The counter point

The counter point

The government argues that the 2006 Act has plenty of advantages for students. Senior education officials point out that the new CET norms have a single common entrance test with centralised counselling, or in other words, a single window system of admission to achieve the twin objectives of transparency and merit. If the admission procedure followed by the private institutions fails to satisfy norms prescribed by the court, the admission procedure can be taken over by the State, substituting it with its own procedure. 

Secondly, officials say Fee Regulatory Committee has the power to ask each professional educational institution to place before the Committee the proposed fee structure with all relevant documents and books of accounts for scrutiny before the commencement of the academic year. The committee will verify whether the fee is justified and it does not amount to profiteering or charging capitation fee; finally the committee is the one that approves the fee structure or determines some other fee which can be charged. Hence, government officials say the fear about high fees under the new norms is misplaced.The government argues it will be in control of admissions to private colleges too.
 “Colleges have to tell the government how they will conduct the CET. They also have to forward the seat matrix to government. Approval will come only if government finds exam and admission procedures fair,” a senior official said.

Higher Education Secretary Dr Rajneesh Goel says that the 2006 Act and new CET help the weaker sections. “In the earlier system, we used to reserve 50 per cent of only government seats  for SC/ST/OBCs. But now, we have reserved 50 per cent of the entire number of seats available to private colleges. The seats for SC/ST/OBCs have been increased from 16,000 seats to 36,000 seats.”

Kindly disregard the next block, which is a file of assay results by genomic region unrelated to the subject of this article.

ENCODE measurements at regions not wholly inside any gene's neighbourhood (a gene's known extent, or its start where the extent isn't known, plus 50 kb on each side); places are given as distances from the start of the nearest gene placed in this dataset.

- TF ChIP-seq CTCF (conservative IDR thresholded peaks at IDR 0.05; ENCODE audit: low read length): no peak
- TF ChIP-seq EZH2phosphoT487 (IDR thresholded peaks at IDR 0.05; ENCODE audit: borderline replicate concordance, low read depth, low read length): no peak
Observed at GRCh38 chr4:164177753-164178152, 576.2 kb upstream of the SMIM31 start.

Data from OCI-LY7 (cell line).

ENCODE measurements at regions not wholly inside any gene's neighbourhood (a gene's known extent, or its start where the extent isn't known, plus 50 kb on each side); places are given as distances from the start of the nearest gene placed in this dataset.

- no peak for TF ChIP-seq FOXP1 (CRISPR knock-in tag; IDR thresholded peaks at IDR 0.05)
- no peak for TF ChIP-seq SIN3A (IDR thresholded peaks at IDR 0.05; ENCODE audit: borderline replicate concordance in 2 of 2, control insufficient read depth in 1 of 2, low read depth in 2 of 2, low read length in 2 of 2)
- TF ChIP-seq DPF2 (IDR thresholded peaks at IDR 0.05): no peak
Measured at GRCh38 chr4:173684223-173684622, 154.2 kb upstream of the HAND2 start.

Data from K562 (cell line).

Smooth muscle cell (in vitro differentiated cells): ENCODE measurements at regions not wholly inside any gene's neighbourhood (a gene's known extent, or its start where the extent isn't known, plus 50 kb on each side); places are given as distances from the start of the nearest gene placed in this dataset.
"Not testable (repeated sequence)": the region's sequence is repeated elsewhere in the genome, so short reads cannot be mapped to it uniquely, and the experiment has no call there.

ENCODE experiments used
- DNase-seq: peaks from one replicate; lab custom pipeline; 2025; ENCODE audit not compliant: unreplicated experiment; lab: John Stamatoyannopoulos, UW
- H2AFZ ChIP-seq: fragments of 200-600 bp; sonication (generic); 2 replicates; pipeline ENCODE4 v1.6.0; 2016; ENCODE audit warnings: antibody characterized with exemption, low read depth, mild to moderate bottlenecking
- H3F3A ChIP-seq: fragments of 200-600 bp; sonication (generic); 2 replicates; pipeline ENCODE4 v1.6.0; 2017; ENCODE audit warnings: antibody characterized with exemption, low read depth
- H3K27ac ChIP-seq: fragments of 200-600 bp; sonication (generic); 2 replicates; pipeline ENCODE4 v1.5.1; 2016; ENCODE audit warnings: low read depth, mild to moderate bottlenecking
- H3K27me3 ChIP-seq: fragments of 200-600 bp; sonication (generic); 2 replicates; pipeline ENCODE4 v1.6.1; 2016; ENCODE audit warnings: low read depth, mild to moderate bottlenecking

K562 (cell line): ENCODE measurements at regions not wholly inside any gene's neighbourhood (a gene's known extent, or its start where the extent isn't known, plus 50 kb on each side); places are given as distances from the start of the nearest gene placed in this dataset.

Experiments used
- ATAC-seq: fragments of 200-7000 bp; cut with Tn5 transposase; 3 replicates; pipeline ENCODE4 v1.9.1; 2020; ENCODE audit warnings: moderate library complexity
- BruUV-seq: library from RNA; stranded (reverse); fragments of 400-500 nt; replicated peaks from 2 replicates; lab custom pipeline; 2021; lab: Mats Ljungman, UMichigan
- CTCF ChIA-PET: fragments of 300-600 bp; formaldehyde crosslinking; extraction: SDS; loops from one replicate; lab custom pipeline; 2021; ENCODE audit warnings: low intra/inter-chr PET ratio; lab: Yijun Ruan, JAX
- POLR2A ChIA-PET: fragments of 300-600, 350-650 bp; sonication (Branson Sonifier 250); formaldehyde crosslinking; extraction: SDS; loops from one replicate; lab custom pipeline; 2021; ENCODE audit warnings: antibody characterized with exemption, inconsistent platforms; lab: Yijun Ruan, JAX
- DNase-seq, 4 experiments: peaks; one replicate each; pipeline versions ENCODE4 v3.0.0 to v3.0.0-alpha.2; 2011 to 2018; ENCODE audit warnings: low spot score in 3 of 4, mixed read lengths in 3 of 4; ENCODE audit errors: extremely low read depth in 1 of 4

Asked why the 2006 Act was sought to be implemented now, seven years later, a senior official said that the government for very long was not in control of the seats private colleges had with them.  “The private colleges were charging students arbitrary fees. The government wanted to implement the Act, because it sought control over the admission process undertaken by Comed-K. There was a consensual agreement between the State government and the private colleges to fix quota and fee. The government was quiet as long as it got its quota of government seats in private colleges and never asked a question about the status of Comed-K seats, whether they were being auctioned. It is to gain control of those seats too that the Admissions Overseeing Committee was set up.”

Pandurang Setty, secretary of the Karnataka Unaided Private Engineering Colleges Association, says the government has finally realised the need to implement the 2006 Act which allows for differential fee structure for individual colleges. 

“Private colleges are just not getting enough money. Increasing fees is the only option. But government was not allowing this under the old system, in which decisions on fee were based purely on political reasons. This year, we alerted the government that if fee structure is not freed, good colleges will begin to shut down. We even told the government that Justice Gopal Gowda of the Supreme Court is expected to deliver a judgement that calls for a single fee structure. The government decided that it is best to implement the Act before the judgement came. The 2006 Act was sought to be implemented now because the Supreme Court is expected to take the stand that a single fee structure should be the norm.”  “We need to calculate the fee keeping in mind costs of running an institution over three years. If you have to get good teachers and an efficient administration, you have to pay them well. If government can’t pay and if parents are unable to pay, who else will? In the new system, you will get colleges which charge a higher fee and colleges which charge a lower fee. People who can’t afford the former will have to go to the latter. This fee allocation will enable us to shore up our finances.”

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